CGIAR Gender

CGIAR Collaborative Platform for Gender Research

Why is gender important for climate-smart agriculture?

Why is gender critical for climate-smart agriculture? Photo credit: V.Atakos/CCAFS
Why is gender important for climate-smart agriculture? Photo credit: V.Atakos/CCAFS

Gender is a critical dimension of climate-smart agriculture. There are several reasons why. Agricultural growth is one such solution to tackling issues such as food and nutrition insecurity, and poverty that climate change exacerbates. We simply are not going to see the transformative changes in agriculture and food systems that we need to see without also tackling gender issues.

With more variable rainfall and higher temperatures, most farmers will have to shift what they produce, and how they produce it. This includes putting more time, money and effort into soil and water management practices; planting trees; growing legumes; adopting stress tolerant varieties, shifting from maize to sorghum, or from cattle to goats, to name just a few examples of key climate-smart opportunities for smallholders in many regions of the world.

New research is showing just how grossly neglected and under-served smallholders, especially women farmers, within food systems in lower-income countries have been. They don’t receive the agricultural and climate information they need, and have much less access to inputs, credit and services than do men. These women not only produce food, but they also prepare it and are responsible for the nutrition of the family. So, there is definitely something wrong with this picture, and a significant opportunity to address this glaring gap.

At the farm-level, climate-smart agriculture is something farmers are already doing, but with varying degrees of success. Most recognize, and are trying to cope with, their changing climates. These climate-smart practices include tasks such as planting fruit, fodder and fuel trees on farms. These can save much time and effort for those women who go out to collect fodder and fuelwood, for example. They also can include soil conservation efforts, which in some circumstances may greatly increase women’s time spent on weeding and other tasks. Thus, we need to understand the costs and benefits of these practices, not just for households, but also for individuals and the environments in which they live.

Turning these challenges into opportunities however, is easier said than done. How can we best tap into the potential of women farmers? How can we keep young people in farming and create good jobs for them elsewhere in the food system?

We now recognize why we need to do this, so it’s time to put more resources into figuring out the ‘what’ and the ‘how’.

The new gender and climate-smart agriculture sourcebook module ,launched by the World Bank (WB), the Food and Agriculture Organization of the United Nations (FAO) and the International Fund For Agricultural Development (IFAD) in recognition of International Rural Women’s day summarizes experiences and lessons to date on this topic. Knowledge generated by agricultural researchers and development agencies, including CGIAR and its many partners worldwide, is highlighted in this practical sourcebook aimed at development partners, governments and others designing agricultural research and development programs and projects.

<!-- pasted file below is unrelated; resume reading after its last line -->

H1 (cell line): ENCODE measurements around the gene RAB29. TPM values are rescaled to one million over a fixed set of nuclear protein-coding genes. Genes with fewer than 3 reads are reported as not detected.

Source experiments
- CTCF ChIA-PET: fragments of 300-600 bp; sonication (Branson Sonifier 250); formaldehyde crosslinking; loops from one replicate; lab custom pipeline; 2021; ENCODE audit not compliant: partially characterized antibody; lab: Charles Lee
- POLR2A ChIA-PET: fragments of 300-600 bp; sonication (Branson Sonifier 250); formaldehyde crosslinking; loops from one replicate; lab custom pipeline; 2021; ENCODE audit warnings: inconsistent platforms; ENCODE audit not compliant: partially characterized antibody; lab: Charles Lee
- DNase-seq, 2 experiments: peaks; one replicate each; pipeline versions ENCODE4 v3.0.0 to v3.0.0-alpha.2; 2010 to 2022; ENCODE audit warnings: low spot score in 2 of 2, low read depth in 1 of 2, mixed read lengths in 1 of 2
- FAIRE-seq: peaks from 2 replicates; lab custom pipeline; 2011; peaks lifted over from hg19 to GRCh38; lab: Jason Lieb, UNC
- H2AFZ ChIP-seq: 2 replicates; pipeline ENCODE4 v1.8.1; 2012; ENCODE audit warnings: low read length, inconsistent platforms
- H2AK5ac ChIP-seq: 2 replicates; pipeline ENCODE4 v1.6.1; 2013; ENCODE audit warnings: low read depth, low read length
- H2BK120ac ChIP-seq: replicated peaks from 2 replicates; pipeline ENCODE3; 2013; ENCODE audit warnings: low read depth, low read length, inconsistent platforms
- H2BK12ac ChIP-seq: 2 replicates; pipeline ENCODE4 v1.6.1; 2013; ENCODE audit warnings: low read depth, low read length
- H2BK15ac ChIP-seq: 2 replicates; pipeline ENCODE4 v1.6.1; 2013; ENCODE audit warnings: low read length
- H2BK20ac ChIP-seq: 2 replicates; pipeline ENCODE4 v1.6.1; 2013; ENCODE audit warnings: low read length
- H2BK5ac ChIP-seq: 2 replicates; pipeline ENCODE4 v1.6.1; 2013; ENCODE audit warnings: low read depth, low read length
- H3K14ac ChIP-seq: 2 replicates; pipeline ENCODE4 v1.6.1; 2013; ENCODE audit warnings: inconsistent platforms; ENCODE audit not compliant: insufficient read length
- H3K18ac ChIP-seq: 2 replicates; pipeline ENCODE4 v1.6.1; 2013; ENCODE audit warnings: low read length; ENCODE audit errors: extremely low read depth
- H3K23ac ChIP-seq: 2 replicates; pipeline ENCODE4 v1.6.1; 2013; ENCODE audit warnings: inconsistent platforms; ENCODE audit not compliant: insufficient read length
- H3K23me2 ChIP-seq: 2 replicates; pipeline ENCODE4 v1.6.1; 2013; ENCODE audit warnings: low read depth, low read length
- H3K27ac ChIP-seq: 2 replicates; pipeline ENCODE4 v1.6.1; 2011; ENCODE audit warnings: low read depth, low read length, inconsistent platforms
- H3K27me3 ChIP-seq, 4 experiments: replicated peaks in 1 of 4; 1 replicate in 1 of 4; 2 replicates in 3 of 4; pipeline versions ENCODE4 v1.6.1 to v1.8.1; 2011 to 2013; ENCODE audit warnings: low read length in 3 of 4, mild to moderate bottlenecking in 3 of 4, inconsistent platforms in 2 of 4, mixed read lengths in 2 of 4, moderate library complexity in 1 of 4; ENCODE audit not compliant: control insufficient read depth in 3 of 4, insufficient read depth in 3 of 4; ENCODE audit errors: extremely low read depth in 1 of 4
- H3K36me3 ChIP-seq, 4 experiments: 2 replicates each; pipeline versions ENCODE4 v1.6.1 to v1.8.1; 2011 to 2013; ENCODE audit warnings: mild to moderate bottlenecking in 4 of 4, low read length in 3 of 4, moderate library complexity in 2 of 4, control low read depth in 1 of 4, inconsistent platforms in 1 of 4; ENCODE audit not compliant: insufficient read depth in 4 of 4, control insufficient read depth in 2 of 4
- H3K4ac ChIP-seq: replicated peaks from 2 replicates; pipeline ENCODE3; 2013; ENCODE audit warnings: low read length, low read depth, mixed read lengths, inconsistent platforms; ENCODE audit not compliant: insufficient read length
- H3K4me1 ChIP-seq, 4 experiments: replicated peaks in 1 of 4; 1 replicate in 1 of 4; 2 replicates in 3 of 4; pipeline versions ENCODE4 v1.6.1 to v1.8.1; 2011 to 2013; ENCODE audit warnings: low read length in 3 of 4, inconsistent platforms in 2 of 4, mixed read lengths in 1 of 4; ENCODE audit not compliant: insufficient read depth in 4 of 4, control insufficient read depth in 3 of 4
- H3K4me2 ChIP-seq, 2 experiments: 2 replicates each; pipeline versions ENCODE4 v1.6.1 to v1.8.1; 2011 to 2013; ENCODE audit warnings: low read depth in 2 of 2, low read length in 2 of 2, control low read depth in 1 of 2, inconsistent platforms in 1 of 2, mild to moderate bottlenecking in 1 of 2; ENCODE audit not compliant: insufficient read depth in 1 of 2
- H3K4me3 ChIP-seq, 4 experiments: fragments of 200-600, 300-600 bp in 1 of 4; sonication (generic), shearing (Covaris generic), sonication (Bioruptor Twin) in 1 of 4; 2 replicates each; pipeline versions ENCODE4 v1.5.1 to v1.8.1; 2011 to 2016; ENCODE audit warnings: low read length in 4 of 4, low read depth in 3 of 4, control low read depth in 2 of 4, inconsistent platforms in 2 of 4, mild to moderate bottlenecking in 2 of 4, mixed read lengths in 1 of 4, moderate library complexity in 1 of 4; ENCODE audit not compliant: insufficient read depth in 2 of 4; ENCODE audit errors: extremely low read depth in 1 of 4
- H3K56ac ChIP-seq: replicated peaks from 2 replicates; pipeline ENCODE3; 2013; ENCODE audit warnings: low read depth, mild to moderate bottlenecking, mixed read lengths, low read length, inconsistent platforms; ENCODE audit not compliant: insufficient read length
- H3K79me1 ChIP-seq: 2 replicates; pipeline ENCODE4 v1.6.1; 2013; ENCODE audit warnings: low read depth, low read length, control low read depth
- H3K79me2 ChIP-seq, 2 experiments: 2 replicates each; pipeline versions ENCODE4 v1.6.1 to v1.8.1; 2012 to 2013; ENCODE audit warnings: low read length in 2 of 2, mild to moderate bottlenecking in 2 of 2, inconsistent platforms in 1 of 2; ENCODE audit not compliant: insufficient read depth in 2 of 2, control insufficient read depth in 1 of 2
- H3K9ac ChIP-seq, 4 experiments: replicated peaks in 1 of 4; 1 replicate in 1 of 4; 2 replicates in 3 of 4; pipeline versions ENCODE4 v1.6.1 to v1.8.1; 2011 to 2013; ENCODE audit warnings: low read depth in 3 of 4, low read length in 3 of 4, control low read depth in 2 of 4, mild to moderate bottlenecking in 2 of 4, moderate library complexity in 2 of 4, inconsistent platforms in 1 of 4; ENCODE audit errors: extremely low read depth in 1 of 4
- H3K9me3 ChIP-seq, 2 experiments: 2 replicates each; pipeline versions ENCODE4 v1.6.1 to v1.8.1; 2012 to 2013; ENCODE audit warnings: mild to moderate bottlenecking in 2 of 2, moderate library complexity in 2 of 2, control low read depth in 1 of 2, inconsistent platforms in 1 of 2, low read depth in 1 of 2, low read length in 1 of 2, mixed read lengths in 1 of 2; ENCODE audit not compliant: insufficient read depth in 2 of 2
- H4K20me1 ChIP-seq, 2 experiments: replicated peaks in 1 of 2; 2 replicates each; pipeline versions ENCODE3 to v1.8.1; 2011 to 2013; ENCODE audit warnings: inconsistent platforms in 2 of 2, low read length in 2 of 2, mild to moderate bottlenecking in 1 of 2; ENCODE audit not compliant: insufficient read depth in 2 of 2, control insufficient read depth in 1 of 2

For gender to be recognized as a critical component in climate-smart agricultural practices, the following actions are needed:

1) invest in ‘action research’ initiatives that are testing new farming practices and value-added activities with women as well as men. We need to learn together what works best, and how to support all those producing food in different environments, in a wide range of farming systems;

2) catalyze and support strategic and structured partner engagement efforts, with local governments, private sector, and civil society organizations working closely with women, as well as men farmers and other food system actors;

3) strengthen the capacity of these partners in gender-disaggregated data collection and analysis, and forward-looking and inclusive, evidence-based local adaptation planning efforts;

4) test innovative communication strategies, together with private and public sector partners in many countries, to reach more women and youth with much needed information on exciting new options and opportunities in agriculture.

Note: This blog post, submitted by Patti Kristjanson, a senior research fellow with the World Agroforestry Centre (ICRAF) is in relation to a new Gender in Climate-Smart Agriculture Sourcebook, which she co-authored and was recently launched, in partnership with the World Bank (WB), the Food and Agriculture Organization of the United Nations (FAO) and the International Fund For Agricultural Development (IFAD), in recognition of International Rural Women’s Day 2015.

Related resources:

Gender in Climate-Smart Agriculture Sourcebook (World Bank/FAO/IFAD) (pdf)

Gender and inclusion toolbox: Participatory research in climate change and agriculture (pdf)

Understanding gender dimensions of agriculture and climate change in smallholder farming communities (Climate and Development)  (pdf)

Institutions and gender in the adoption of climate-smart agriculture: Evidence from Kenya  (pdf)

Closing the relevance gap: Lessons in co-developing gender transformative research approaches with development partners and communities (pdf)

Understanding Gender Dimensions of Agriculture and Climate Change in Smallholder Farming Communities. Climate and Development.

How resilient are farming households, communities, men and women to a changing climate in Africa? Global Environmental Change 34:95-107.